Free-market environmentalism combines the ideals of environmental protection with the principles of a free-market economy. It acknowledges that markets can provide powerful incentives for conservation and environmental stewardship, and that private property rights and contracts can be leveraged as tools to protect the environment. But how exactly does this work?
There is a more sinister reason for the overlap between junk food and cheap food. Government subsidies of the ingredients that are the hallmarks of unhealthy food are nudging Americans toward junk food and fueling the obesity epidemic.
Too many Americans are obese. And while some — both in and out of the U.S. — make fun of America and attribute its obesity epidemic to some moral failing, that ain’t it. There are many reasons why, according to the CDC, 42% of Americans are obese, but one of the clearest is the federal […]
President Trump has repeatedly claimed that the United States is the highest-taxed country in the world. The data people are using to fact-check him are misleading.
Many of the most expensive flood and storm disasters in US history have occurred in recent decades. The glib response is to blame the severity of these catastrophes on climate change, but are we looking in the wrong direction?
Wouldn’t a fleet of supersonic aircraft overland create intolerable sonic booms that would rattle windows and scare livestock?
College construction has focused more on creating non-academic than academic space, and about half of all college space today is for non-academic use.
Making higher education free of charge won’t make it free to provide.
Solar power can only survive with an army of lobbyists dedicated to securing millions in taxpayer dollars.
Frederic Bastiat lived a prolific life and left an even grander legacy.
It’s not BlackBerry’s fault the Apple iPhone has become the go-to smartphone for consumers worldwide.
Musk brings to the conversation a vision of changing how we get around, how we power what gets us around, and where we live. In so doing, he is working to address some of the most important challenges facing our species.
Trump and Clinton are likely to look at this question. So does a new study.
Rather than invent new human rights, people who are concerned about poverty should first ask what kind of barriers government creates that prevent social mobility. Those barriers should all be removed before any thought is given to taxing some people in order to give money or resources to others.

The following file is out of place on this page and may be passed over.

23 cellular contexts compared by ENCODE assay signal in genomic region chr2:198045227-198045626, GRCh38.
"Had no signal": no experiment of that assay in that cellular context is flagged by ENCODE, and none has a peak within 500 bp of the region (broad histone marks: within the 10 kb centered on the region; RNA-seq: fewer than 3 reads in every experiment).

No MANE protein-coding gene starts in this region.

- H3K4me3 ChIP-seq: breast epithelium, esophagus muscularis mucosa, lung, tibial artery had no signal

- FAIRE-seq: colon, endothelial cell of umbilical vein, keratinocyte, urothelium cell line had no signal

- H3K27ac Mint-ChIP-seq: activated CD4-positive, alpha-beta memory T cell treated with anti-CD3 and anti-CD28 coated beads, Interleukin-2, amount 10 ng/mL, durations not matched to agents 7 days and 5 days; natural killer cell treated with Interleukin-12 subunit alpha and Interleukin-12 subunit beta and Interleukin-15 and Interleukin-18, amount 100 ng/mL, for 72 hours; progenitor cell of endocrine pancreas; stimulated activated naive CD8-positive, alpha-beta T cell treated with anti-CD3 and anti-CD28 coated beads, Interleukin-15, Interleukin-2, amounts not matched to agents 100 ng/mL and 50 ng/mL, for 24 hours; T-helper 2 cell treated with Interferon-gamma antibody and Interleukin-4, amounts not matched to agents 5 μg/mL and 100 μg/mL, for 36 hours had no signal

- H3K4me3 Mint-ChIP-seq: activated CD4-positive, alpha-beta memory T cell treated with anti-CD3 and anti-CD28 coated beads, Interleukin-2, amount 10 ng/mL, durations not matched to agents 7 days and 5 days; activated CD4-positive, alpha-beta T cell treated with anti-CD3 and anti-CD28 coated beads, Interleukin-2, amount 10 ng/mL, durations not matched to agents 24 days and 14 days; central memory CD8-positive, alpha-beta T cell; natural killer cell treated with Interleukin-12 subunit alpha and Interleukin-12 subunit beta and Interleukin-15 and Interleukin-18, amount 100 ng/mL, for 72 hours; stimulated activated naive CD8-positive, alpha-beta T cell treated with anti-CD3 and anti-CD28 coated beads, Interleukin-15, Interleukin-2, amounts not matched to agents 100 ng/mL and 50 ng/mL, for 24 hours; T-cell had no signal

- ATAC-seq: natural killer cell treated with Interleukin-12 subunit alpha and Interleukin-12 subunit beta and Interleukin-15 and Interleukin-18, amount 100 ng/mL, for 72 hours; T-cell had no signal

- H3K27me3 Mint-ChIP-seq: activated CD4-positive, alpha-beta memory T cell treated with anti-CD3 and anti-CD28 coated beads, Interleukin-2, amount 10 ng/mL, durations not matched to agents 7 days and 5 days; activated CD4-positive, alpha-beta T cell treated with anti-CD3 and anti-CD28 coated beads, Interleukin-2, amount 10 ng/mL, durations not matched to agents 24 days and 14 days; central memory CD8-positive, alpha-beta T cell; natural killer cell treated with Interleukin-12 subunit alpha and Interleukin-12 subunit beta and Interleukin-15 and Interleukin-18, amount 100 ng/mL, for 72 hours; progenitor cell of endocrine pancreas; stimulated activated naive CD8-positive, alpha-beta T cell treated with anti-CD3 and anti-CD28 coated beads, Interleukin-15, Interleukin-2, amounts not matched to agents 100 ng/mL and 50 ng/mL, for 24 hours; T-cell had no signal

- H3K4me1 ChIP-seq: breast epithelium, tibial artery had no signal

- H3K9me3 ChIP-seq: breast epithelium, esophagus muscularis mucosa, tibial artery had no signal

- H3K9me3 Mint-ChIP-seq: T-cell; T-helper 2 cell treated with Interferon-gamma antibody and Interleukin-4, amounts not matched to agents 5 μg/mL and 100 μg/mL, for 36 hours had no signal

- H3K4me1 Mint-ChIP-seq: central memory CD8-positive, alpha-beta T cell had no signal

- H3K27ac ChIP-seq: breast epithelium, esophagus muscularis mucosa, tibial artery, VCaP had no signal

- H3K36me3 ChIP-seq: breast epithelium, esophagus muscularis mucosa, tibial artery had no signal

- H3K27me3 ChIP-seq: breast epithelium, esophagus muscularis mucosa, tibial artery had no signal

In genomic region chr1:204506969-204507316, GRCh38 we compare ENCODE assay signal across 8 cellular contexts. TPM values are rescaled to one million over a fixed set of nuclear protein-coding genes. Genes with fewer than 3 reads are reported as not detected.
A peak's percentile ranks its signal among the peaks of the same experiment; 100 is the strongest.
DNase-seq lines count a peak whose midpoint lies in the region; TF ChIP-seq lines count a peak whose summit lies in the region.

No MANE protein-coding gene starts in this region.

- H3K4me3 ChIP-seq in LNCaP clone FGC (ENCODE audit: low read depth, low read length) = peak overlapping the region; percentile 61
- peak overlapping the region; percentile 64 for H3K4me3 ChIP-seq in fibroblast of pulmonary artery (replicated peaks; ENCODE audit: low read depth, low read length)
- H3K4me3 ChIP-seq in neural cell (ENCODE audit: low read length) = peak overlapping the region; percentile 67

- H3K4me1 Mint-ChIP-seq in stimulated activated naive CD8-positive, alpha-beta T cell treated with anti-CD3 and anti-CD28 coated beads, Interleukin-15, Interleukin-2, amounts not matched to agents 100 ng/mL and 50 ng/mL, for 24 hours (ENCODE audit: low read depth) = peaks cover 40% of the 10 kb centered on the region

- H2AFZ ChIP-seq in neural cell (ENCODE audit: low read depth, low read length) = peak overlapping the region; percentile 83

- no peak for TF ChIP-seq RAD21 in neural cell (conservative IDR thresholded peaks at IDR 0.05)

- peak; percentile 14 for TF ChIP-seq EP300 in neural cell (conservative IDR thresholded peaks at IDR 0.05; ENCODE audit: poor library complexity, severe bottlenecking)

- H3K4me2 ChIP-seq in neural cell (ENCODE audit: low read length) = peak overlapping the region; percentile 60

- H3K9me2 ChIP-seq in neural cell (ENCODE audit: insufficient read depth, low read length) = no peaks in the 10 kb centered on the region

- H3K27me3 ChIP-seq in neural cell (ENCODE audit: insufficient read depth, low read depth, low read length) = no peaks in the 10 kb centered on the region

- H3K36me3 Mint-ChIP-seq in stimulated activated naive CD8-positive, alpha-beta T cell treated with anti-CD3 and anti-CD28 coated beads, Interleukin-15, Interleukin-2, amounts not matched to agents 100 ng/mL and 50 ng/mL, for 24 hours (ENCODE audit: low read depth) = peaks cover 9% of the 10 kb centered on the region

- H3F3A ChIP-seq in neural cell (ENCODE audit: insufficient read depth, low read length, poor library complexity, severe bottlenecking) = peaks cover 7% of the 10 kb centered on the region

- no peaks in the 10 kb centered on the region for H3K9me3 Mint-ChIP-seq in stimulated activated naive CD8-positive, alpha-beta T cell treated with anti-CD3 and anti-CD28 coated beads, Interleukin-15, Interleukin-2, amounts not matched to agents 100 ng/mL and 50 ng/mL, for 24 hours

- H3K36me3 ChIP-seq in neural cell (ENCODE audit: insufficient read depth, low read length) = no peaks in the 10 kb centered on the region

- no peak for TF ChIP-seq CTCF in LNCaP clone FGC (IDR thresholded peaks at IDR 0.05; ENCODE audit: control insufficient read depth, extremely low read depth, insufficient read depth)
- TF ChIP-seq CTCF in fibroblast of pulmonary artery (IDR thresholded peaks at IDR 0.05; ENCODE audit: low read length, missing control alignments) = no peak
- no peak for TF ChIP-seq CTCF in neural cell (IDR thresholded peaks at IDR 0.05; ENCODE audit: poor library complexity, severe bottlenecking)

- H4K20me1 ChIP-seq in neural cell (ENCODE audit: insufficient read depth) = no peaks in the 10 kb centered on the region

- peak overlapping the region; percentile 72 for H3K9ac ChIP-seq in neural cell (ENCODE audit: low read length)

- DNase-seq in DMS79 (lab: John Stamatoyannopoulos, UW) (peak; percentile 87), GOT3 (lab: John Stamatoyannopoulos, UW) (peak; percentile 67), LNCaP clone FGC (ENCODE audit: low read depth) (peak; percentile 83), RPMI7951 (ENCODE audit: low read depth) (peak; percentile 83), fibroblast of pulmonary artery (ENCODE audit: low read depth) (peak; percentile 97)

A focus on jobs missing the forest for the trees. We should be focused on creating wealth, not maximizing employment.
Public Choice Theory provides a window into the incentives of government, providing insight into how and why bad and unpopular policies stay in place.
Policies backed with even the best of intentions can still have detrimental effects on those they aim to help. The “Welfare Cliff” is one such example.
Elon Musk’s hyperloop project seems well on its way from vision to reality. For a little bit of context: Billionaire Elon Musk began designing the hyperloop out of frustration with the California High Speed Rail System, which is still under development but is promising to be one of the slowest, most expensive bullet trains in the […]
In 2012, we released a video answering the question, “Why is there corn in your Coke?” Now, Jared Meyer sat down with Robert Bryce, an energy policy expert at the Manhattan Institute, to answer the question, “Why is there corn in your car?” The corn in your car—or rather, the corn you put into your […]
The first time I ever voted, I voted badly: I voted for a plan to use government money to build a soccer stadium and hockey arena in Columbus, Ohio, where I grew up. A few months later, I moved to Tuscaloosa to start college. Along the way, I stopped in Birmingham for a few days […]
States compete with each other to attract film studios with subsidies that make the cost of filming cheaper. While politicians sell these subsidies as good for economic development, they often cost taxpayers quite a bit of money. This is one of the reasons that many shows and movies which take place in Washington, D.C., like […]
Some countries heavily subsidize companies within their own borders. Does this justify equally large subsidies in America? How else can companies compete internationally if they do not receive government funds, but their rivals do? Let us know what you think in the comments!